Paid Time Off

Three Words

Three words. Paid Time Off.

What a gloriously beautiful week of vacation I had. Time to sleep, time to read, time to laugh, time to eat. And eat. And eat. Time for gifts and family and brunches and egg nog and stockings and celebrations. I am thankful I work at an organization that allows for paid vacation. I needed a break.

Three words. “First Married Christmas”.

I love Christmas and my first married one went smashingly well. What caught my attention this year was that everyone felt the need to point out that this was the first Christmas of significance between Dylan and I. I felt strangely pressured to make the holiday significant. We chose to spend Christmas Eve just the two of us and I made crab legs. Delicious, splurge the budget, crab legs. IMG_2117

We did not go to church (the first year of my whole life). Instead we drove around to look at Christmas lights, and watched “Elf”. It was enjoyable and I very much enjoyed the calm before the family stampede, but in many respects, the night felt no different than the 6 Christmas Eve nights I had spent with Dylan before. There were just less people around. Taking the pressure off of myself, and giving permission to live the moments as they unfold. Traditions will develop for our little family, but this, too, is a process. I get to choose how to navigate this new territory of Christmas traditions as an “us”.

Three words. A White Christmas.

It snowed! And in fact, it is still snowing and winter has arrived. The idyllic flakes of white magic continued to fall from mid Christmas Day until late in the evening. The frozen crystals painted a backdrop that was intended to truly capture our “First Married Christmas” just like the ‘ol days. You know those old, nostalgic Christmas Card scenes that float around with images of the 1800’s on them? The snow flakes are embossed, textured, glittery. The old church gleams and gentlemen in caps and ladies in outrageous dresses that weighed eight tons look flustered because they are carrying packages for twenty? Did Christmas really look like that for them? I want to update those images and include a more picturesque version of today’s reality.  What would you put on the cover? I’m still trying to decide. Here is a picture of our “First Christmas”. I am not stoned – I just have deep set eyes. Don’t look at the eyes, it is my hair that looks great. And oh, those snow flakes.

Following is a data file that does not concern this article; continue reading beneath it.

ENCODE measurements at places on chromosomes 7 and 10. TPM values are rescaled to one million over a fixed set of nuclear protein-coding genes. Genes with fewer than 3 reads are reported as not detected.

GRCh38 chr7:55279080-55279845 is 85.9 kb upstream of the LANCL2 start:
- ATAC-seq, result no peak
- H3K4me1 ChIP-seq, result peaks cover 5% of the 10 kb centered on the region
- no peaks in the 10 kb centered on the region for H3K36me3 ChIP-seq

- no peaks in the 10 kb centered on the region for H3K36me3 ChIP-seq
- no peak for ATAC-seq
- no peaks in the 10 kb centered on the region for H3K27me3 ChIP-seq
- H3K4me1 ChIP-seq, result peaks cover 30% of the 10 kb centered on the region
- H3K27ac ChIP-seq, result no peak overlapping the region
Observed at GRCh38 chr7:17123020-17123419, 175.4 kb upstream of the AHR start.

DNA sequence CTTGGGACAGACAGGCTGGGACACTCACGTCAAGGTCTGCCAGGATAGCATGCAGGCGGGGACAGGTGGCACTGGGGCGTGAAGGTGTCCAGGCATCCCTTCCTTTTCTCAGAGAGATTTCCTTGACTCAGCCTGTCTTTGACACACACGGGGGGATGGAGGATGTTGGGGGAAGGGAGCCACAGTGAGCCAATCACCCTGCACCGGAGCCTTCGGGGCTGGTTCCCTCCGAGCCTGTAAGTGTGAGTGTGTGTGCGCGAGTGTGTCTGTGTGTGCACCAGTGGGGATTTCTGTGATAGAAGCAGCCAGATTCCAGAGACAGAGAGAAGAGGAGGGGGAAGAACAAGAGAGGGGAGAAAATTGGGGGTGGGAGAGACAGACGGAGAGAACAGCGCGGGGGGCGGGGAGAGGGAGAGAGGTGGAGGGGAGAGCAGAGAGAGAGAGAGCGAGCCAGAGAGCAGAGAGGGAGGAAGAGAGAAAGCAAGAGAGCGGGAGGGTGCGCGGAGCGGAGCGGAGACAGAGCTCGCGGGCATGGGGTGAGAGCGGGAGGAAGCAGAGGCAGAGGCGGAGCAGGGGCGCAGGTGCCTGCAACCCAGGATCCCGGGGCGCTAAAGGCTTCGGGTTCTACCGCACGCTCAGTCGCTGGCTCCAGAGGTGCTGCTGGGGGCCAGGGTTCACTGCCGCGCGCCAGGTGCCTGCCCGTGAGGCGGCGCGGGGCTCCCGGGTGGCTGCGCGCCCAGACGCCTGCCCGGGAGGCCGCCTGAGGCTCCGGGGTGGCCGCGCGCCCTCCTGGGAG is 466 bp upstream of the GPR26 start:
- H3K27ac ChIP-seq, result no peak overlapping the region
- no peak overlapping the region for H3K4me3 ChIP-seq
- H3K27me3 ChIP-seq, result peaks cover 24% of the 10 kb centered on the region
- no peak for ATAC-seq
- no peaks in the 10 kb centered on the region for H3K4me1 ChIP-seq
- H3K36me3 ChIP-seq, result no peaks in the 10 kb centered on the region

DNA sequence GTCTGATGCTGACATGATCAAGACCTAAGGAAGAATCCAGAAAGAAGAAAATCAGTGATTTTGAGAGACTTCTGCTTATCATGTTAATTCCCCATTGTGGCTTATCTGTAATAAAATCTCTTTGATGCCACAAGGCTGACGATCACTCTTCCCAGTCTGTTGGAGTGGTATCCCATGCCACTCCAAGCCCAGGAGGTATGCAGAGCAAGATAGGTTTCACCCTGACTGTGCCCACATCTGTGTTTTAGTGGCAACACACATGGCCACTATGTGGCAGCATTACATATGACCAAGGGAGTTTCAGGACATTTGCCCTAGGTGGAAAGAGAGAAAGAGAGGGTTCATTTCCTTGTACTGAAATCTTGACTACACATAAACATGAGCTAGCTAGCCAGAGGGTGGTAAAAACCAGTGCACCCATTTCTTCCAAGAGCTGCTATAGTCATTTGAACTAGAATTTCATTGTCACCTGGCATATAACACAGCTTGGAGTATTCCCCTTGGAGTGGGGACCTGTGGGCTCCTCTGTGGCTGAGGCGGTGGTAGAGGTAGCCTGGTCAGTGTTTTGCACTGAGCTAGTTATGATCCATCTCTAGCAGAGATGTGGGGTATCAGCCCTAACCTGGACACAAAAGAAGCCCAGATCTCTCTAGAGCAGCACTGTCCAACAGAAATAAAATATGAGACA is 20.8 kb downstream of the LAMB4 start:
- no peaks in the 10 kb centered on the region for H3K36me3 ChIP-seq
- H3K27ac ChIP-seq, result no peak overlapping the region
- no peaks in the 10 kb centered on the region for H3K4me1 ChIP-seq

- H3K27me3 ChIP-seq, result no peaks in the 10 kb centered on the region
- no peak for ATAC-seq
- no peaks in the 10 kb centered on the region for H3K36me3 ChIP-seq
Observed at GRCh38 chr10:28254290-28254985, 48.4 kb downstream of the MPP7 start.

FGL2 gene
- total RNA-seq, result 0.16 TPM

Three words. Christmas Number Four. 

Despite efforts to condense Christmas celebrations with a brunch held at our house, we still hustled and bustled our holiday cheer to four different family celebrations. (Did this phrase come about because women in those ridiculous 1800’s dresses had to bustle their apparel before they could move briskly across town? This is all becoming more clear.) With each event or stage in the marathon my heart swelled. How did I get so lucky to live so close to my family, to want to invite not only my parents and brother and his friends to our home, but to include grandmas and aunts and cousins. I am blessed to come up with creative gifts for exchanges and humorous antics to share at the dinner table. I’m spoiled beyond belief and bask in gratitude for the humans that love upon me. Thank you. Thank you. Thank you.

The need to summarize thoughts and collectively label my experiences each week has challenged me this year. Do I need to implicitly spell out my intentions, or am I doing a good enough job painting a picture that you can follow along? No really, I want to know what you think. This week, there was so much beauty in the in-between space in holiday happenings. I was giddy and to be honest, a little intimidated at the prospect of creating my own family holiday traditions. I have, after all, spent the last 20 or so years participating in Christmas in the only way I know how. The way my mother likes it. I was sad I didn’t come running up the stairs in pajama pants that matched my mom’s. Stockings were opened at 2 pm, rather than 8, and on the couch in front of the fire rather than my parent’s big four-poster bed. (Sharing too much about my family’s personal boundaries?) Yet, each family continued to accept the small, detail oriented changes, that suggest we are all morphing into a new normal. We accept each other with open arms and seasonal joy, while continuing to navigate what it means to be our own little units. Think holiday mitosis. It’s mesmerizing, and yet the split, at times, can be a little shocking at first.

Three Words. Happy New Year.